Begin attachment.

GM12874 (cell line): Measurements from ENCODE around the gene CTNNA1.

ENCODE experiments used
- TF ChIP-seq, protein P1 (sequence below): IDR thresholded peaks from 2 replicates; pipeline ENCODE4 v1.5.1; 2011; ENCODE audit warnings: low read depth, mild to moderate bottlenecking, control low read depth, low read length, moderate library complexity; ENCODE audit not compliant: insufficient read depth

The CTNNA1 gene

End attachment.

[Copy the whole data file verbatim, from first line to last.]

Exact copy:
GM12874 (cell line): Measurements from ENCODE around the gene CTNNA1.

ENCODE experiments used
- TF ChIP-seq, protein P1 (sequence below): IDR thresholded peaks from 2 replicates; pipeline ENCODE4 v1.5.1; 2011; ENCODE audit warnings: low read depth, mild to moderate bottlenecking, control low read depth, low read length, moderate library complexity; ENCODE audit not compliant: insufficient read depth

The CTNNA1 gene